New Zealand's annual pace of inflation slowed to below the Reserve Bank's target band in the final three months of the year, giving governor Graeme Wheeler more room to keep the benchmark interest rate lower for longer.

The consumers price index fell 0.2 percent in the three months ended Dec. 31, from a quarterly increase of 0.3 percent in the September period, and below expectations for flat prices in the quarter, according to Statistics New Zealand.

That slowed the annual pace of inflation to 0.8 percent from a pace of 1 percent in September, and below the Reserve Bank's target band of between 1 percent and 3 percent.

The New Zealand dollar fell to a two-week low 76.20 US cents from 76.61 cents immediately before the 10:45am release, and was recently trading at 76.43 cents.


Traders are pricing in a reduction of 2 basis points to the 3.5 percent official cash rate over the coming 12 months, according to the Overnight Index Swap curve, indicating they see a chance of a cut by the central bank.

"The market now feels that at the very least the Reserve Bank is on hold until the end of 2016," said Warren Potter, senior portfolio manager at AMP Capital Investors New Zealand.

"They won't necessarily want to go too soft in terms of their rate view because they don't want to reignite the housing market, so they're in a bit of a dilemma and may start looking at macro-prudential things."

A 5.7 percent drop in petrol prices led the decline, with 91 octane fuel averaging $2 a litre in the quarter, as global oil prices slump in the face of mounting competition between the Organisation of Petroleum Exporting Countries and newcomers such as US shale gas producers.

That caused the tradable component of CPI, which includes goods and services that compete with international rivals, to drop 0.8 percent in the quarter, its biggest quarterly decline in three years, for an annual fall of 1.3 percent.

AMP Capital's Potter said the falling oil price was expected to have more of an impact in the first three months of this year, but the data showed it fed into the December period as well.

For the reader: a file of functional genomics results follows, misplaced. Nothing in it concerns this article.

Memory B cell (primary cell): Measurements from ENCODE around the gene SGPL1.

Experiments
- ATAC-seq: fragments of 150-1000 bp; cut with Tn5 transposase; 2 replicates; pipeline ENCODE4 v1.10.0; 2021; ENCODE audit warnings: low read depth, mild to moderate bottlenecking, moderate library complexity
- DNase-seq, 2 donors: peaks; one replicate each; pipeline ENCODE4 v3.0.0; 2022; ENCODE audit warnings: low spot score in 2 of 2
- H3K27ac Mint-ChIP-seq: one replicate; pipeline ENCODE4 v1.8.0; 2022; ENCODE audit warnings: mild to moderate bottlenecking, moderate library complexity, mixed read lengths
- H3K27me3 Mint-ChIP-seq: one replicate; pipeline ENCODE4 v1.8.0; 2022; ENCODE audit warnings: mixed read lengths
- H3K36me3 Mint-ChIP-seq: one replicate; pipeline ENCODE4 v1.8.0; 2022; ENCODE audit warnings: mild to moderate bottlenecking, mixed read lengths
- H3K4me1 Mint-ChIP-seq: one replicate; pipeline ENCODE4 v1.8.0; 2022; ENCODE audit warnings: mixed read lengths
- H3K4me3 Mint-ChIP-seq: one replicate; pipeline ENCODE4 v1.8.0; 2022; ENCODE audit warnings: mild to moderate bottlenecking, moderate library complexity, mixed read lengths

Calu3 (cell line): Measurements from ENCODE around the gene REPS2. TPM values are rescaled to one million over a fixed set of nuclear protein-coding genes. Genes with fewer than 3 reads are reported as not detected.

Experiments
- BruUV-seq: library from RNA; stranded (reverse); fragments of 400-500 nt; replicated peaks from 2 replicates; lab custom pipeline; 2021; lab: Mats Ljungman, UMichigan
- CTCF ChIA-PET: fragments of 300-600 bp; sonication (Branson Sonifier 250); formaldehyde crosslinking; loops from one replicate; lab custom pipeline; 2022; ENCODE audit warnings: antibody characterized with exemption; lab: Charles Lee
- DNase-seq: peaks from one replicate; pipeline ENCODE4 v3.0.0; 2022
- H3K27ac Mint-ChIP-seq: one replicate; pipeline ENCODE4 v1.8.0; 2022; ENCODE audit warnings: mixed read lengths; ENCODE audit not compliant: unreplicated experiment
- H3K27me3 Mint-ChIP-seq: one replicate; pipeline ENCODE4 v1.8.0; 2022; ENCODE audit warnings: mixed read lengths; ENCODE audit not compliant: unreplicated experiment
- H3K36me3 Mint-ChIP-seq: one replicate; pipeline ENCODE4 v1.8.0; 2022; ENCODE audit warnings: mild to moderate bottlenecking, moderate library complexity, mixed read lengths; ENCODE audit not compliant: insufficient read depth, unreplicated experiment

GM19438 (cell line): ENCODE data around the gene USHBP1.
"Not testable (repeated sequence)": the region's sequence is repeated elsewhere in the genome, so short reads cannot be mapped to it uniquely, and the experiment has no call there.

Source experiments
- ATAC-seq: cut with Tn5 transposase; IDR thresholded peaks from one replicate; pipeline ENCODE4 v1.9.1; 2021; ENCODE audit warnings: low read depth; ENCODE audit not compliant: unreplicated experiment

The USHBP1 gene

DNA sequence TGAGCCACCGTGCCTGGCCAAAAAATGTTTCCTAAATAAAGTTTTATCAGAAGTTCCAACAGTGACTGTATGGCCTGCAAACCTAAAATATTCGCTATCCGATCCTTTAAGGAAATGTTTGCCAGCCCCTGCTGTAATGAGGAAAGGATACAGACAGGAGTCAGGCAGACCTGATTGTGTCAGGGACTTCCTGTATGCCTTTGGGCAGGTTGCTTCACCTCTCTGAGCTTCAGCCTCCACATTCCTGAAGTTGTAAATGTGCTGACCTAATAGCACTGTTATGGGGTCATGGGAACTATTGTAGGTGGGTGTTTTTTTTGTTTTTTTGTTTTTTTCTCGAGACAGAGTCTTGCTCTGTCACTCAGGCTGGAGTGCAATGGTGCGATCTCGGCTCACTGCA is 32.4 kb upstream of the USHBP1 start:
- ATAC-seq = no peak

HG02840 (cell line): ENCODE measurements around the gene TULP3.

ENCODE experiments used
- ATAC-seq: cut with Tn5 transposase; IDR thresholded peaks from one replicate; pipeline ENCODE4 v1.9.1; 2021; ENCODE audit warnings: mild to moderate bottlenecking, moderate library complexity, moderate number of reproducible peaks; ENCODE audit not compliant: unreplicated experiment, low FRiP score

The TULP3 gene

Bank of New Zealand economists this month tipped New Zealand to report two quarters of deflation, the first six-month period of falling consumer prices since 1998/99, though was less concerned about the wider ramifications on the economy which is expected to keep growing at a faster than expected pace than its developed nation peers this year.

Still, the New Zealand Economic Institute of Research's quarterly survey of business opinion yesterday cited a reluctance among firms to increase their prices this year, leaning on expected profitability.

The persistent strength in the New Zealand dollar is one of the causes for the tepid pace of inflation as it makes imported goods and services cheaper and has troubled the Reserve Bank which sees the currency as being unjustifiably and unsustainably high. The central bank paused its tightening cycle last year as the currency remained strong and as inflation was more muted than expected.

The non-tradable component of CPI, which measures domestic inflationary pressures, increased 0.3 percent in the quarter, slowing from a 0.5 percent pace in September, for an annual increase of 2.4 percent.

A 1.7 percent increase in the price of newly built housing for a 5.4 percent annual lift underpinned the increase in non-tradable inflation. A 2.8 percent quarterly rise in new Auckland housing prices and a 7 percent gain in the year led the increase.

The ebullient Auckland housing market has been problematic for the Reserve Bank, which imposed home loan restrictions on low-equity mortgages in late 2013 as a means to try and cool the property market without resorting to higher interest rates too soon, and along with higher interest rates helped moderate higher house prices last year.

Rental price increases were more modest at 0.3 percent in the quarter and 2.1 percent in the year.

A 0.7 percent drop in food prices in the December quarter added to the deflationary effect over the period, with a 7.5 percent decline in the price of fruit and vegetables, a smaller than normal seasonal decline. Food prices were up 0.5 percent on an annual basis, with a 0.9 percent fall in grocery food prices.

Cheaper telecommunications equipment also weighed on the headline figure with a 12 percent fall in the quarter taking the annual drop to 30 percent.

Part of that came from increased discounting of the goods in the period. Audio-visual and computing equipment prices were also down, falling 6.4 percent in the quarter for a 14 percent annual decline.

Domestic air fares rose 8.3 percent in the quarter driven by high demand in the lead up to the holiday period, and taking the annual increase to 6.5 percent.

International air fares rose 7.3 percent and package holidays were up 5.3 percent. On an annual basis, international air fares were unchanged and package holiday prices fell 3.6 percent.

Electricity prices fell 0.5 percent in the quarter, taking the annual increase to 3.6 percent.